During the time of World War I, the historical Belgium market town in Ypres was located at a significantly critical position near the British front lines and is also uncontroversially one of the most prestigious regions of the Western Front due to a notorious fight which happened here.
The First Battle of Ypres all through October and November 1914 saw the Allies retake Ypres from the Germans and in spite of vicious fighting around Ypres right up until World War I finished in 1918, the German Army never recaptured Ypres.
However, during the four years of World War I, Ypres took a fearful cost because four key battles were fought close to here. During the 2nd Battle of Ypres in April and May 1915, the Germans retook the high ridge off to the east of Ypres. The area contained the village of Passchendaele.
In 1917, among the most ferocious conflicts of World War I happened. The 3rd Battle of Ypres or Passchendaele saw Allied Forces retake the high ground though with a dreadful cost. In between July and November 1917, there were approximately half a million casualties on both sides and Ypres was just about wiped off the map by German artillery.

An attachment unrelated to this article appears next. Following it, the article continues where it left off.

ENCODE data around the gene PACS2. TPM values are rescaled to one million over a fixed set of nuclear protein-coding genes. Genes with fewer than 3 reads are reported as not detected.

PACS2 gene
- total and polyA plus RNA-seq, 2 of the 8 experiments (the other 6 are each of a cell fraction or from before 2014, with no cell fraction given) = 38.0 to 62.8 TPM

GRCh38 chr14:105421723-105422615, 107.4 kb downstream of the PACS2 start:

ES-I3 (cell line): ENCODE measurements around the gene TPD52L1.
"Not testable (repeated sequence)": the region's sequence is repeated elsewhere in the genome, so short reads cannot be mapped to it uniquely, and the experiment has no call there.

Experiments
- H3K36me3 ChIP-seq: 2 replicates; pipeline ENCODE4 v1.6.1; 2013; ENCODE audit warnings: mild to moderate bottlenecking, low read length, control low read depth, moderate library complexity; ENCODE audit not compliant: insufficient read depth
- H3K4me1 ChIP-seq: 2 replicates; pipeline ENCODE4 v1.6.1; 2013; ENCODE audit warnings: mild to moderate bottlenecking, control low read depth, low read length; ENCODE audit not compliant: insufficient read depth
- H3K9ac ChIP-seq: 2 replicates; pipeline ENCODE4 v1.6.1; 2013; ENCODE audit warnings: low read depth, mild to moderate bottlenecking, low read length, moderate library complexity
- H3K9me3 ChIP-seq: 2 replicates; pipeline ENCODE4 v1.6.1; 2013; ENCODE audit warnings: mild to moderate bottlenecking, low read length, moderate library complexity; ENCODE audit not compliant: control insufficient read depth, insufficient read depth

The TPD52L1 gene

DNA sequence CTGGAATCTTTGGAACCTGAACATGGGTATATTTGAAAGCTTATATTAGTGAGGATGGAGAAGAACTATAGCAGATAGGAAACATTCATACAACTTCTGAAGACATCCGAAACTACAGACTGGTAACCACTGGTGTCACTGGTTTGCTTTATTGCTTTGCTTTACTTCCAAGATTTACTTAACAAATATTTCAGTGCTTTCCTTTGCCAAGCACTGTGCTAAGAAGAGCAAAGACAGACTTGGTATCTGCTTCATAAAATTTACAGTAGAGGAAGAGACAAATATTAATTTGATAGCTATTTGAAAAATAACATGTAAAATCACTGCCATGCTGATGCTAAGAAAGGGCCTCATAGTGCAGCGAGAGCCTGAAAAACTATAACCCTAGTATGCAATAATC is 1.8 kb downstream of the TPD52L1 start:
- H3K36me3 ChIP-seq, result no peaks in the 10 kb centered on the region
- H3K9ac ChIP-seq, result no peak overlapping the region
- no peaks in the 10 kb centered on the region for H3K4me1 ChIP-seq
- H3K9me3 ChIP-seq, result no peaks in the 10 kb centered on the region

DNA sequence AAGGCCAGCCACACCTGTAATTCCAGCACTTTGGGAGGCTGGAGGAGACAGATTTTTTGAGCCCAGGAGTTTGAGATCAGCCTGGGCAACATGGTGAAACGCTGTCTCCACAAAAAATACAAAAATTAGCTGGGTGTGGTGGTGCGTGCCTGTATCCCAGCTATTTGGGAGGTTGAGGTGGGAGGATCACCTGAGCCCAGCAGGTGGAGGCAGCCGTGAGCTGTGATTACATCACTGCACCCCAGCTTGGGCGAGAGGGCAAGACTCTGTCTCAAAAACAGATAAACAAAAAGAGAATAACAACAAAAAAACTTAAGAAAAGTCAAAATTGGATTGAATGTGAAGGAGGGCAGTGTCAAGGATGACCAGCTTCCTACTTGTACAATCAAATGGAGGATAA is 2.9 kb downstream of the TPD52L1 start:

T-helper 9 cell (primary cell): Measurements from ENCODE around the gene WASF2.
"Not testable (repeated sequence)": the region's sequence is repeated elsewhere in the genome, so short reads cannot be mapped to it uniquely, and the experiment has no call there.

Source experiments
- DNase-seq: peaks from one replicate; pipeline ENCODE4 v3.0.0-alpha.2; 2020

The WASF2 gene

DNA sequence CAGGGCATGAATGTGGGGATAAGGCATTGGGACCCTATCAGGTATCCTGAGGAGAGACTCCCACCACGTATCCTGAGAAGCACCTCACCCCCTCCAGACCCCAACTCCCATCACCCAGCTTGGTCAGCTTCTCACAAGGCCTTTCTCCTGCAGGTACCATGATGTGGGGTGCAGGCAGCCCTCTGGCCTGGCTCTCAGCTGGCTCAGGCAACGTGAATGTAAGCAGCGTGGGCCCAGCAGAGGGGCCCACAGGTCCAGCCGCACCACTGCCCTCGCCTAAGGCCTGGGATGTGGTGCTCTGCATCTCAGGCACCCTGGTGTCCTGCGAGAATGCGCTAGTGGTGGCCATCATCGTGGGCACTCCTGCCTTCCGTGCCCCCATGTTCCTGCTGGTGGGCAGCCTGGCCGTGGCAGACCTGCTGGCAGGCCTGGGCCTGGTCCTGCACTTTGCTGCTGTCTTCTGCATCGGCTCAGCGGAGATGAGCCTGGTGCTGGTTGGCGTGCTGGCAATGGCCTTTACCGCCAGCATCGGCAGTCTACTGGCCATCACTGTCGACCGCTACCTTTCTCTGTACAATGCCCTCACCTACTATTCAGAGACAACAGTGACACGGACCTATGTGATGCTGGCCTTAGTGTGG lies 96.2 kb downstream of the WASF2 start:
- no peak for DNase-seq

The well-known Cloth Hall and most other properties were destroyed and years of history went with them. In 1933, reconstruction began on the Cloth Hall and it was finally completed in 1967 having been fastidiously reconstructed to bring back its heritage. These days, the Cloth Hall in Ypres houses the In Flanders Fields Museum.
Throughout The First World War, the Menin Gate was simply an exit cut from the eastern ramparts of Ypres. Plenty of troops would have passed through this exit en route towards the front lines. In 1927, the Menin Gate Memorial was unveiled. It commemorates the names of in excess of 54,000 men who are still missing on the battlefields in and around the Ypres Salient and every night, the Last Post ceremony will take place here at 8pm by the grateful citizens of Ypres.